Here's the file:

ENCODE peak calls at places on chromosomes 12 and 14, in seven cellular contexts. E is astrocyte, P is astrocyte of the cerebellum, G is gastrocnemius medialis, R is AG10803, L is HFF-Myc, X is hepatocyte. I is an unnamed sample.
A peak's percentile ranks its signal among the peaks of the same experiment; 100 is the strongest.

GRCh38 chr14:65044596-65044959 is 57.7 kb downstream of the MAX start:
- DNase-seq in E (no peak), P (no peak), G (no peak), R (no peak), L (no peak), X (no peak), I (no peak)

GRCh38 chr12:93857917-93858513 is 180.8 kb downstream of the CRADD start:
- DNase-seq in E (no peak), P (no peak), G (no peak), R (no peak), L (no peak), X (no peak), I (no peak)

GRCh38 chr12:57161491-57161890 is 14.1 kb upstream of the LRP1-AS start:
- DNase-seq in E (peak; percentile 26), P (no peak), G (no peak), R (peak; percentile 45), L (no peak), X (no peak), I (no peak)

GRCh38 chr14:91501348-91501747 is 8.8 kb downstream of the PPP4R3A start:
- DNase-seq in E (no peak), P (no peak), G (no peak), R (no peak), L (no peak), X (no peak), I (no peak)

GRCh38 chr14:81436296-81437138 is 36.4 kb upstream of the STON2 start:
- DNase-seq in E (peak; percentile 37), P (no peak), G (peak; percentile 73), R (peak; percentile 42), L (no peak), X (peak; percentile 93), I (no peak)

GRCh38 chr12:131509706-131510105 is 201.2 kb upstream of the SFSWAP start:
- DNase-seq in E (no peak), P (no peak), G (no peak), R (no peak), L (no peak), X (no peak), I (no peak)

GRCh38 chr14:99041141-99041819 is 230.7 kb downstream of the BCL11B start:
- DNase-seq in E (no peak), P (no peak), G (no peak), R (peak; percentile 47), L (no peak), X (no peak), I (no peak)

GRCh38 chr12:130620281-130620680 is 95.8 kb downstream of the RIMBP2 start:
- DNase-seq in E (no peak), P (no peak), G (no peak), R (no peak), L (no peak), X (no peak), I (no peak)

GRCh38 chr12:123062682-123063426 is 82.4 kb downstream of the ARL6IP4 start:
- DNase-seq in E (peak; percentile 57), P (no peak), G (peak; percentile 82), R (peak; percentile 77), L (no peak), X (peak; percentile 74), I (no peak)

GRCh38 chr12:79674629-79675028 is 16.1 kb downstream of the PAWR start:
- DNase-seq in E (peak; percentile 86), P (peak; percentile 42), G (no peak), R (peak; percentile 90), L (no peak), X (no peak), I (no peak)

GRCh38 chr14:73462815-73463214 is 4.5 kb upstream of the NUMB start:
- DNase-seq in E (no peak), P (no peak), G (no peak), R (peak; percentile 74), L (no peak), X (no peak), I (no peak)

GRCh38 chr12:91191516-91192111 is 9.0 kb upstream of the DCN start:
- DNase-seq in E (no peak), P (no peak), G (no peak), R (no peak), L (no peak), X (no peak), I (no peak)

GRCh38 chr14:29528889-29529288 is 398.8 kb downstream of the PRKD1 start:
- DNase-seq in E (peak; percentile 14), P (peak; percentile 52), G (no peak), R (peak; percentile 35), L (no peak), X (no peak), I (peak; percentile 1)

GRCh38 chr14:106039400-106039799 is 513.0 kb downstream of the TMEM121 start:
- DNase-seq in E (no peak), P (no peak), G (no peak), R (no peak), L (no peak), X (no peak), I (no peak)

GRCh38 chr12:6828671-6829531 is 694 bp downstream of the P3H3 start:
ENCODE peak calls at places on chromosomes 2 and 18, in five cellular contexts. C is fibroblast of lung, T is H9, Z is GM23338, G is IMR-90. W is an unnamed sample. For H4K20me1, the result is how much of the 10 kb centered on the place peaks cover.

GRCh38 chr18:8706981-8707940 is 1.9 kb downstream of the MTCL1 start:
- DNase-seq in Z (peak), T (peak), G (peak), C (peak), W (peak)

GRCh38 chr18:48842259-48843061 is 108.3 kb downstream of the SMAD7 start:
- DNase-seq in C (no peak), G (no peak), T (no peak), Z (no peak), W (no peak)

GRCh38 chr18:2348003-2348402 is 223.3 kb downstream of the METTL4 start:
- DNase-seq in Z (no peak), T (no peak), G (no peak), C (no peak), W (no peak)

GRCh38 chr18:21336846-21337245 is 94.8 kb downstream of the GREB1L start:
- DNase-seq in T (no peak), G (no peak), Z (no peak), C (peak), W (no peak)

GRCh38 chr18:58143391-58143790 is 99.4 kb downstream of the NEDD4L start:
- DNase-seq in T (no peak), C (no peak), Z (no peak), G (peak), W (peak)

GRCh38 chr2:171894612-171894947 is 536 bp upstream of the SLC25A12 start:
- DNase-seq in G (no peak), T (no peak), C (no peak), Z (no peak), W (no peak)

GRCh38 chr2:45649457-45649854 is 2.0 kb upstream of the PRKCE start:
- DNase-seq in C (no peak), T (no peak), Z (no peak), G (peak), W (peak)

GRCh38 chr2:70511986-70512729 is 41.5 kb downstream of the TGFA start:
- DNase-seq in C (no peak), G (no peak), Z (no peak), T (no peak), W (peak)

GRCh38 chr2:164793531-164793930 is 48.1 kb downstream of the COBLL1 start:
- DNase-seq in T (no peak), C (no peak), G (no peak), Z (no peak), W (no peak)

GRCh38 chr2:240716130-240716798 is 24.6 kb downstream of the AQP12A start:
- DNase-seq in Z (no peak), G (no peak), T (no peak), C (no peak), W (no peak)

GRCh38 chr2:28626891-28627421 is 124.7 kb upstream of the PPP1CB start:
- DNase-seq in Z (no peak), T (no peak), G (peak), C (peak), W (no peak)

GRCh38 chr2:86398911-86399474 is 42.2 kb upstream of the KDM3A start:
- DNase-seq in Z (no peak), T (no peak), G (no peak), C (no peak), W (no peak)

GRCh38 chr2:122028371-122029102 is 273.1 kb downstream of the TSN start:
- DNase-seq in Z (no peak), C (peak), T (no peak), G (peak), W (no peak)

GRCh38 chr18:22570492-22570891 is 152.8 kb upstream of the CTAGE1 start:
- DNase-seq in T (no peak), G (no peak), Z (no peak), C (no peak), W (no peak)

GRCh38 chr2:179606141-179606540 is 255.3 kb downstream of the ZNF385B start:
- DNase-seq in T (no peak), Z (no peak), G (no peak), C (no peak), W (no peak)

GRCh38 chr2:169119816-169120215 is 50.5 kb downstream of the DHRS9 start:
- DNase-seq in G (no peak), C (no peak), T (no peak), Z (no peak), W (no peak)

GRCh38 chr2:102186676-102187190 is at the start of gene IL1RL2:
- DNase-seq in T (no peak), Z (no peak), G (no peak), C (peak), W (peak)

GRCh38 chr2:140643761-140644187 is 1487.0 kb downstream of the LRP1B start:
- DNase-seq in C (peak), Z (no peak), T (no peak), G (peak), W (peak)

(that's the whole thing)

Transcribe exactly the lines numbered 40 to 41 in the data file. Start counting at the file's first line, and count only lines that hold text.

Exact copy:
- DNase-seq in T (no peak), G (no peak), Z (no peak), C (peak), W (no peak)

GRCh38 chr18:58143391-58143790 is 99.4 kb downstream of the NEDD4L start: